More than 230,000 women are diagnosed with breast cancer in the U.S. every year. In Wisconsin, approximately 4,490 new cases will be identified in a 12 month period. (Source: American Cancer Society, Facts and Figures, 2013) Apart from skin cancer, breast cancer is the most common cancer among American women.
Types of Breast CancerThe breast is made up of lobules (milk-producing glands), ducts (passageways that convey milk from the lobules to the nipple) and other tissues. Most breast cancers develop within the lining of the ducts or the lobules. A small percentage of tumors originate in the connective tissues or blood vessels of the breast.
Non-Invasive Breast CancerAbout one-quarter of all breast cancer diagnoses are early stage cancers that are confined to the lobule or duct where they originated. These cancers are called non-invasive breast cancer or carcinoma in situ. The most common form of non-invasive breast cancer is ductal carcinoma in situ (DCIS) — an early stage breast tumor confined to a duct. A less common form is lobular carcinoma in situ (LCIS) — a carcinoma that is confined to a lobule. Many experts do not regard LCIS as a true cancer, but it is a risk factor for developing invasive breast cancer.
Invasive Breast CancerA breast malignancy that has grown and spread beyond the duct or lobule where it originated is called invasive breast cancer. Approximately four out of every five cases of invasive breast cancer originate in the ducts of the breast (invasive ductal carcinoma, or IDC). Less common are invasive cancers that begin in the lobules (invasive lobular carcinoma, or ILC).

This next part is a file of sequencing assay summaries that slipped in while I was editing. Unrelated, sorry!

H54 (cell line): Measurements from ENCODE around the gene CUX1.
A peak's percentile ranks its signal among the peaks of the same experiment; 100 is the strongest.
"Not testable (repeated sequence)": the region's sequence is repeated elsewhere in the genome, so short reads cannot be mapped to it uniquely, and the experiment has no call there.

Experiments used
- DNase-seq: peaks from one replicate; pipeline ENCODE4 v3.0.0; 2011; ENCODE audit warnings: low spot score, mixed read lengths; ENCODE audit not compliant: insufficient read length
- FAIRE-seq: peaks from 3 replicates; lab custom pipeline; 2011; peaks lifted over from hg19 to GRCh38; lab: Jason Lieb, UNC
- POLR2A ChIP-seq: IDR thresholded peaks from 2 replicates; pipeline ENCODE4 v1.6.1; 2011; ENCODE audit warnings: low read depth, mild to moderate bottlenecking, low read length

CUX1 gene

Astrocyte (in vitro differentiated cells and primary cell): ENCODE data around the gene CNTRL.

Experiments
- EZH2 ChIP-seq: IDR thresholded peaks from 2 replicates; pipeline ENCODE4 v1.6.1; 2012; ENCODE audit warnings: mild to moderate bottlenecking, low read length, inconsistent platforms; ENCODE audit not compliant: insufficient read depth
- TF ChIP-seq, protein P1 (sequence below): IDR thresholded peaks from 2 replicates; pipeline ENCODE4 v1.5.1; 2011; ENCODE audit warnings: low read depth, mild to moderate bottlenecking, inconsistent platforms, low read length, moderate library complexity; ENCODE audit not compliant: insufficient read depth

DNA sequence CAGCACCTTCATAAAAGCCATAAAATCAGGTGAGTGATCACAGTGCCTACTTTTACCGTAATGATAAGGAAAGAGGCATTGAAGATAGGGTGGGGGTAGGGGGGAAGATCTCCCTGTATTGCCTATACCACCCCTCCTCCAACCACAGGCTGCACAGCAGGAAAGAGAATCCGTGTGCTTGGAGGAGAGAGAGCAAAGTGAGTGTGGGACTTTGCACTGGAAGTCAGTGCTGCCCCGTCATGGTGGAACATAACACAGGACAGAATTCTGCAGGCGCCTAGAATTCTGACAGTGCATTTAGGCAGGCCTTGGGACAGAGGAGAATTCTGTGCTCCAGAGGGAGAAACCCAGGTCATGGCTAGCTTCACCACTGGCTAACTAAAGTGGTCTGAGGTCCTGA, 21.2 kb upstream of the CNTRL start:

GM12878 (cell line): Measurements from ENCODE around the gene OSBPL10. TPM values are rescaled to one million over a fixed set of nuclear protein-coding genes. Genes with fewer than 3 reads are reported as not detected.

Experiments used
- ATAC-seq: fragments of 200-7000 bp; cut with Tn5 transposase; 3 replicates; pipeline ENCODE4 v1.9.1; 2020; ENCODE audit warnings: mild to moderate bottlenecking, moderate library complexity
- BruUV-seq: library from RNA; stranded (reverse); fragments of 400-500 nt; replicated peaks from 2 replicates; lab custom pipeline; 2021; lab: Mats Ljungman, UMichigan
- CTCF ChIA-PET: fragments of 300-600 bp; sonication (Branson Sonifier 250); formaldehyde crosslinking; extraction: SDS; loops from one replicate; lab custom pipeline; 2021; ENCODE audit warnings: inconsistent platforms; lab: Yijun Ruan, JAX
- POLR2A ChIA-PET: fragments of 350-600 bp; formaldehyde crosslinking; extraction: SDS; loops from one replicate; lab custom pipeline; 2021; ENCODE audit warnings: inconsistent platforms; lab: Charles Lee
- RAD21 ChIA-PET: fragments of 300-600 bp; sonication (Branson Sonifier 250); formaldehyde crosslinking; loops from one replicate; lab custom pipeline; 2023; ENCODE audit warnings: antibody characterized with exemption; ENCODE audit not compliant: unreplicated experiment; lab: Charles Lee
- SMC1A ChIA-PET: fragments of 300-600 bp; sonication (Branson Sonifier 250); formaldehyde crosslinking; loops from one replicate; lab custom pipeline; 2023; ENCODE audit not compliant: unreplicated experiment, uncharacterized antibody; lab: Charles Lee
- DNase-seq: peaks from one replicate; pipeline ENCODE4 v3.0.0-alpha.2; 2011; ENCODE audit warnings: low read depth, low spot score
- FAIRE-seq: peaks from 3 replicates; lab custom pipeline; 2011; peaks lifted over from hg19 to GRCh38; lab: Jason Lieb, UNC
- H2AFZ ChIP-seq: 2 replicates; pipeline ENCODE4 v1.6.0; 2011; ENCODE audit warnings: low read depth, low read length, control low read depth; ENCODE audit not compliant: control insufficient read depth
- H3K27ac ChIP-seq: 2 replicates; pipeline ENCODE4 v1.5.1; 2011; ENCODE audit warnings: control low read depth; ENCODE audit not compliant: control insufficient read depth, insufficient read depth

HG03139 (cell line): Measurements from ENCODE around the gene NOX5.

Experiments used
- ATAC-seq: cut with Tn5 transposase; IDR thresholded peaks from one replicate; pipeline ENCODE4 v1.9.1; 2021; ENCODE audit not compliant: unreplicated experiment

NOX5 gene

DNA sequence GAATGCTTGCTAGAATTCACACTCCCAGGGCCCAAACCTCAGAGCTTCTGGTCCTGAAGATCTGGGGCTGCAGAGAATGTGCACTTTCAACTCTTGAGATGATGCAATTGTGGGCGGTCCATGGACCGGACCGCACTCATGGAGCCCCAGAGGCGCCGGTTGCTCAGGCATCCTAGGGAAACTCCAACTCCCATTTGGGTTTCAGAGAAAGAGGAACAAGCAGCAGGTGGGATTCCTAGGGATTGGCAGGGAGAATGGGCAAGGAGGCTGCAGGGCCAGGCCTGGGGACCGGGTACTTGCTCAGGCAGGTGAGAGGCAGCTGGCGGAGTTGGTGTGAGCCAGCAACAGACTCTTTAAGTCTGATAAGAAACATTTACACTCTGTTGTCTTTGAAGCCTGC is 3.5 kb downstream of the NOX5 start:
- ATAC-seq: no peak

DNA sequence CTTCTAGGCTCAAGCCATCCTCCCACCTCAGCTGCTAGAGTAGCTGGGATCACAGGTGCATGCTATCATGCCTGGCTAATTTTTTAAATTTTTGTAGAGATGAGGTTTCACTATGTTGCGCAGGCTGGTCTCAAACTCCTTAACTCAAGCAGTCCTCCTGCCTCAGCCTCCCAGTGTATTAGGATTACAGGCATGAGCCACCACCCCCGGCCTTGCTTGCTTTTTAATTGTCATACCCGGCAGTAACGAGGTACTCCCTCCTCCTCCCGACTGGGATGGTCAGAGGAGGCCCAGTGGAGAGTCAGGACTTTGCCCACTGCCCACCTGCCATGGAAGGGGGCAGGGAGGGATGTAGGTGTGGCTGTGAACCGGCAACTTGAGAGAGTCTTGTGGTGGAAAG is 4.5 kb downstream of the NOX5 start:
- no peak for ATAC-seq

Inflammatory Breast CancerApproximately 3 percent of all breast cancers are inflammatory breast cancer (IBC). This condition develops when cancer cells block the lymph vessels in the skin of the breast, causing the breast to become red and swollen.
Risk FactorsThe risk of developing breast cancer increases with age. Women with a family history of breast or ovarian cancer (especially cases at a younger age) have an increased personal risk of breast cancer. Women who have had a previous case of breast cancer have an increased risk of developing a second, unrelated breast malignancy. Some women have an increased genetic risk of breast cancer (see Genetic Testing for BRCA Genes). Other risk factors include physical inactivity, being overweight (especially post-menopause), regular alcohol consumption, early menstruation, late menopause, recent use of oral contraceptives, use of hormone replacement therapy consisting of estrogen and progesterone, never having children, and giving birth to one’s first child after the age of 30.
Signs and SymptomsOne symptom of breast cancer is a lump or mass that can be felt in the breast. Some women may experience pain or tenderness in the breasts. Symptoms of inflammatory breast cancer can include redness, a thickening or pitted appearance of the skin, increased firmness of the breast and inversion of the nipple.
Early DetectionThe earlier a breast cancer is detected, the greater the chance of achieving a long-term cure. The Froedtert & The Medical College of Wisconsin Breast Care Center follows the guidelines of the American Cancer Society for screening mammography:
- Yearly mammograms are recommended starting at age 40 and continuing for as long as a woman is in good health
- Clinical breast exam (CBE) about every 3 years for women in their 20s and 30s and every year for women 40 and over
- Women should know how their breasts normally look and feel and report any breast change promptly to their health care provider. Breast self-exam (BSE) is an option for women starting in their 20s.
Some women – because of their family history, a genetic tendency, or certain other factors – may benefit from screening with MRI in addition to mammograms. (The number of women who fall into this category is small: less than 2% of all the women in the US.) Talk with your doctor about your history and whether you should have additional tests at an earlier age.
Breast self-exam remains a valuable tool in the early detection of breast cancer.
Last Review Date: May 29, 2013
Online Editor(s): Tamara Kroll